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Mainstream, Vol XLVIII, No 24, June 5, 2010

Triumph of Vox Populi


Thursday 10 June 2010, by SC


The gruesome act of sabotage leading to the derailment of the Howrah-Kurla Jnaneshwari Express that resulted in the death of around 150 persons while injuring about 200 near West Bengal’s Jhargram last Saturday, May 29, 2010, the UPA Government in its second tenure under the Sonia Gandhi-Manmohan Singh dispensation releasing a 68-page Report to the People, 2009-10, outlining its record over the past one year and highlighting the obvious success stories of UPA-II, and the startling outcome of the civic polls in West Bengal were the highlights of the last few days.

The train derailment, which was attributed to an act of sabotage, allegedly by the Maoists active in the area (although the Union Home Ministry initially declined to apportion blame on anyone pending detailed investigation), took place at the dead of night (between 1.15 am and 1.20 am on May 29). The derailment of the train might not have culminated in the kind of tragedy that eventually took place but for the fact that a goods train approaching from the other end tore into six of the derailed coaches. The site of the tragedy was Sardiha on the Kharagpur-Tatanagar section 134 km from Howrah. Union Home Minister P. Chidambaram said the derailment appeared to be an act of sabotage but was not clear if explosives were used in the blast as suggested by Railway Minister and Trinamul Congress supremo Mamata Banerjee based on the train driver’s assertion.

This incident, which happened a day before the municipal elections in Kolkata and other parts of West Bengal, triggered heated debates in the State between the ruling Left Front and the Opposition. While DGP Bhupinder Singh laid the blame for whatever took place on the Maoists and the CPM lost no opportunity in putting up hoardings and posters in record time assailing the Maoists for the dastardly act, leading intellectuals of Kolkata publicly pointed the accusing finger at the CPM by underscoring that that party was the real beneficiary from the train disaster. Several individuals not associated with any group also asked a pertinent query: if indeed what happened was the handiwork of the Maoists, why should they resort to such an exercise that would clearly place Mamata Banerjee on the defensive, that is, in case there was any validity in the CPM’s charge of Mamata-Maoist collusion? Chidambaram maintained that the needle of suspicion pointed to the Maoists but this could be conclusively established by means of a thorough probe alone. Mamata called for a CBI inquiry which was finally rejected by the State Government (after appearing to be open to the idea at the outset); however, finally the Union Home Ministry invoked the Delhi Special Police Establishment (DSPE) Act, 1946 that empowers the Centre to call in the CBI without the concurrence of the State Government to order a CBI inquiry—but this came after Mamata’s Trinamul Congress was able to inflict a humiliating defeat on the Left Front in the civic polls.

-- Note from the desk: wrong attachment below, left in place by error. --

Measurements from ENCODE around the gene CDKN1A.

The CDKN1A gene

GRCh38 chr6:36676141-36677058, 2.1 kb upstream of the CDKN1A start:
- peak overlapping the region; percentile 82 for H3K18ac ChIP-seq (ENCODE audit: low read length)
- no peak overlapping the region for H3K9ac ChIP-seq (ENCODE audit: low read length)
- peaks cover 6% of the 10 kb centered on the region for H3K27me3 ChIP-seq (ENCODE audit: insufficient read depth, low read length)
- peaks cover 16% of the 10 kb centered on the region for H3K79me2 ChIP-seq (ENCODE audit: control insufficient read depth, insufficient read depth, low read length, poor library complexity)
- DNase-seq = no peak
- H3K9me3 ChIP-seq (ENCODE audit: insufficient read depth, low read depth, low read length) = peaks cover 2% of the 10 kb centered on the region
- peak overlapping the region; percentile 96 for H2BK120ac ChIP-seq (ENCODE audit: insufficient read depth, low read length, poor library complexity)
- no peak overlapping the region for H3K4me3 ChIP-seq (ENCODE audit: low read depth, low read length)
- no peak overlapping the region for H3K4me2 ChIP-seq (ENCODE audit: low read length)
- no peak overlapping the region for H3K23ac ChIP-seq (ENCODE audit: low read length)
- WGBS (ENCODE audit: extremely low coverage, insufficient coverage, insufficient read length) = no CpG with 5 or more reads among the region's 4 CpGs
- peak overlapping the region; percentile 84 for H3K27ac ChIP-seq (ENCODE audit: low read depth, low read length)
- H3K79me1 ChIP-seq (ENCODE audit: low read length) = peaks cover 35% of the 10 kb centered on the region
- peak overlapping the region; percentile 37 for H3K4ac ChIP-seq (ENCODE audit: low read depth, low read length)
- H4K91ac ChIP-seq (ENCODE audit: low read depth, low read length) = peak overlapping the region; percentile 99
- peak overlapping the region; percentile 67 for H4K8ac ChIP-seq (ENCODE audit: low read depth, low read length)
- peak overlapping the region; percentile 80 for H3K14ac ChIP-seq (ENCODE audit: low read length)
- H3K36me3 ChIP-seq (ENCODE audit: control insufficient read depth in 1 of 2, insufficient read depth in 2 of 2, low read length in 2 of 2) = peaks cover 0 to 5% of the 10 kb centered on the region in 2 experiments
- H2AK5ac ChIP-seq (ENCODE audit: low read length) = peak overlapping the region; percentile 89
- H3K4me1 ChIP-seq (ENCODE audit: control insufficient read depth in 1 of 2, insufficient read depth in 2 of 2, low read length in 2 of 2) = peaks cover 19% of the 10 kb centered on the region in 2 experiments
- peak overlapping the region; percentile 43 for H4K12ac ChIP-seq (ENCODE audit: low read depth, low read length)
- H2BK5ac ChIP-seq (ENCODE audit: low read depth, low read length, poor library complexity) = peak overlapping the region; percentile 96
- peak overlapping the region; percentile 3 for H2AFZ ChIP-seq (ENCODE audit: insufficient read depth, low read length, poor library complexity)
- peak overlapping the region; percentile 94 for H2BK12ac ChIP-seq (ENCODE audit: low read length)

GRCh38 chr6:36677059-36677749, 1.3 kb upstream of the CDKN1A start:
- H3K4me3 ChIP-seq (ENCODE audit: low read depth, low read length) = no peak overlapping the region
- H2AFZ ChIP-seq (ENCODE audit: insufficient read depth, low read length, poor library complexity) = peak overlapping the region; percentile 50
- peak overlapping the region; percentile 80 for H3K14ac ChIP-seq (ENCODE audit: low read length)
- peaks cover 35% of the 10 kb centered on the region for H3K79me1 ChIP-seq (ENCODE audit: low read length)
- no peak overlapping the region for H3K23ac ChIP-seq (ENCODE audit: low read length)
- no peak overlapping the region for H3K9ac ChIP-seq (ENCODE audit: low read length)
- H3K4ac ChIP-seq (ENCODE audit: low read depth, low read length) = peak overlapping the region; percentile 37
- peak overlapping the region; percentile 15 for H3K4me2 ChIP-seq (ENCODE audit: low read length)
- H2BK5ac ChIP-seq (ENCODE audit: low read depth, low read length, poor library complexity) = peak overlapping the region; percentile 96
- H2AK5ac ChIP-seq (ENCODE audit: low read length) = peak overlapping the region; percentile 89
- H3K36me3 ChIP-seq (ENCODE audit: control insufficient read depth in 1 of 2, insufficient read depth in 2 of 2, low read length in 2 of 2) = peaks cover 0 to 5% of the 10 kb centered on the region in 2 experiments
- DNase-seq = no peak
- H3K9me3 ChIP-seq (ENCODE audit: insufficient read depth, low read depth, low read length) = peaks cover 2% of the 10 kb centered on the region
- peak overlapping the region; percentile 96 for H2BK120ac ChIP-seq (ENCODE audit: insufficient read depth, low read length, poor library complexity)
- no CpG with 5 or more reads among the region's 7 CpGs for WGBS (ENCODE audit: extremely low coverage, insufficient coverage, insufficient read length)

The UPA-II’s official one-year report card was released by the Sonia-Manmohan team in the Capital on June 1 emphasising its well-known success stories like Right to Education as well as progress on the national Food Security Act and stressing on the government’s abiding commitment to the aam aadmi. At the same time it remained focussed on the growth curve of the last few years—from nine per cent in the four years preceding 2008-09 to a noteworthy 6.9 per cent that year, followed by a remarkable bounceback to 7.4 per cent in 2009-10, and patting his government on the back for this outstanding achievement, PM Manmohan Singh said: “The recovery of the Indian economy owes largely to the stimulus measures initiated by the government.” Sonia Gandhi as the UPA chairperson underlined that the government’s legislative agenda would continue to have, at its core, a “genuine concern for the well-being of the common man”, and reflect the “hopes and aspirations” of the ordinary people. However, the incessant rise in prices affecting the aam aadmi did not acquire the prominence it deserved while the Maoist problem took centrestage with the document saying nothing more than what the government has been declaring lately on the subject.

On foreign affairs the report warmly described the strategic partnership with Russia and mentioned the distance traversed by the US and India in implementing the civil nuclear deal (even if the liability bill’s passage in Parliament is currently being eagerly awaited by the authorities in Washington). It also gave considerable importance to the improvment of Indo-Bangladesh relations and the growing security and economic cooperation between the two countries as also New Delhi’s offer of a $ 1 billion credit line to Dhaka.